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Images: Captions, Attribution, and Alt-Text

Published onNov 03, 2022
Images: Captions, Attribution, and Alt-Text

All images need three things:

  1. A caption that puts the image into context with the rest of the essay;

  2. An attribution statement that credits the creator or source of the image;

  3. Effective alt-text—language that describes the image for folks who use screen reader software.

Here’s how it’s done.

Images: Writing Effective Captions

A good caption tells the story of the image in just a single line. The effectiveness of a caption depends on the context and purpose of the image.

For example, consider how the same image might be given different captions depending on its context:

African American young people sharing a laugh while riding the subway

Young people, like these teenagers on the NYC subway in 1959, have relied on public transportation for decades. | flickr photo by The Library of Congress shared with no copyright restrictions.

In an essay on public transportation, the image might serve as an illustration of how young people use the subway.

Four African American young people seated on the NYC Metro

Poorly-funded public transit is a significant contributor to racial inequity in America’s cities. | flickr photo by The Library of Congress shared with no copyright restrictions.

In an essay on racial equity in cities, the caption should place the photo into a different context.

We did this one in class:

An advertisement depicting a 1937 Ford V-8 car. The car is elongated and has curvy features and white-walled tires.

Ford’s 1937 line was particularly problematic. | Image Source: “Announcing the new Ford V-8 cars for 1937”, LIFE Magazine Nov 23, 1936 in Google Books.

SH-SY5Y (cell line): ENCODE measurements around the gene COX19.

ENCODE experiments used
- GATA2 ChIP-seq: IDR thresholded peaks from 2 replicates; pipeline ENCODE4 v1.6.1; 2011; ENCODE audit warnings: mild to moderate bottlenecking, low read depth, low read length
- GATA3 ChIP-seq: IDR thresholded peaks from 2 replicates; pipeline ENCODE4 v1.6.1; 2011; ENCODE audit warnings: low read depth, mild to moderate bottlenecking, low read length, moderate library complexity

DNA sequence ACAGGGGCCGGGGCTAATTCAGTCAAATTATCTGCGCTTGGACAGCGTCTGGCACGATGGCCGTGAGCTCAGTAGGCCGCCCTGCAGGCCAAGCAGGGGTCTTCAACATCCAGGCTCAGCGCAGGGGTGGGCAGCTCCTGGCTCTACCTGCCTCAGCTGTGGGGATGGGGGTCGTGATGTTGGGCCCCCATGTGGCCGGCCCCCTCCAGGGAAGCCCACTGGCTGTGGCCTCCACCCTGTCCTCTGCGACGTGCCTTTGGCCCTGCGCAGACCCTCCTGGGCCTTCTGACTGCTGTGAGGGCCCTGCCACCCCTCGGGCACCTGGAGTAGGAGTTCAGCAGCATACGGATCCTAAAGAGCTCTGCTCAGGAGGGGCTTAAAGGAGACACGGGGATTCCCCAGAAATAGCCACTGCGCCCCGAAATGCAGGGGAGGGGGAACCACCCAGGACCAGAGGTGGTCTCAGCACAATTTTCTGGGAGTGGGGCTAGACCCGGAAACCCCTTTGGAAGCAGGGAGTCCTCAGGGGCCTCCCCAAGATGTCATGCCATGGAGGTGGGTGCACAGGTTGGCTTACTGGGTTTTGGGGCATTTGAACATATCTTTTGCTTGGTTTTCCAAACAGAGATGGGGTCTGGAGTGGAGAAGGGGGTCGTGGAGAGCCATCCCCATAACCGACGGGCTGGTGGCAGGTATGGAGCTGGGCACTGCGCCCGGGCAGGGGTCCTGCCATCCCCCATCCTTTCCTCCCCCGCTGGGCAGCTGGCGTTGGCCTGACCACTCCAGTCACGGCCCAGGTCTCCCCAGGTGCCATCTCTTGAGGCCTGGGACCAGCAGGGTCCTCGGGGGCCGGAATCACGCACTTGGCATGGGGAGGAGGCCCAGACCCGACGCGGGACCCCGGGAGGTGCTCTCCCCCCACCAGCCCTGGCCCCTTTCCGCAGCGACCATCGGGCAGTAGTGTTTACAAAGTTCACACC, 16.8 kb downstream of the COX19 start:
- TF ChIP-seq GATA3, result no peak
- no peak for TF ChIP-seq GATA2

Images: Writing Attribution Statements

Captions should also contain an attribution statement that gives credit to the creator of the image and documents the source of the image for readers.

Attribution statements show you’re attempting to act in good faith and that you’re not claiming someone else’s work as your own.

To create a useful and complete attribution statement, you should try to include the following:

  • A title for the image (you might have to create this, or use generic language)

  • A link to the image source

  • The name of the creator of the version of the work you’re using. This might be an individual person, or it might be an organization.

  • A link to the creator’s profile or page (if available)

  • A copyright license statement (if applicable)

The attribution statement for the image above contains all of these elements:

flickr photo by The Library of Congress shared with no copyright restrictions.

Title & link to source

Creator and link to creator’s profile page

Copyright license statement

flickr photo

by The Library of Congress

shared with no copyright restrictions

Images: Writing Effective Alt-Text

Alt-text is short descriptive language that allows folks with vision impairments to engage with images in your chapter. Like captions, Alt-texts should be very brief, non-redundant, and tailored for the specific context. Don’t just reproduce the caption.

Some resources:

How-to: Adding Captions and Alt-Text in PubPub:

  1. After inserting an image into your Pub, click anywhere on the image to bring up the PubPub media tools.

  2. Enter the text of your caption in the Caption field. If necessary, you may use the rich text tools in the Caption field to add links, etc.

  3. Enter descriptive Alt-text for the image in the Alt-text field.

  4. Use the image alignment tools to position the image. In most cases, center-align or full width will be most appropriate. Please do left- or right-justify your images.

  5. Click on “Update” to save.

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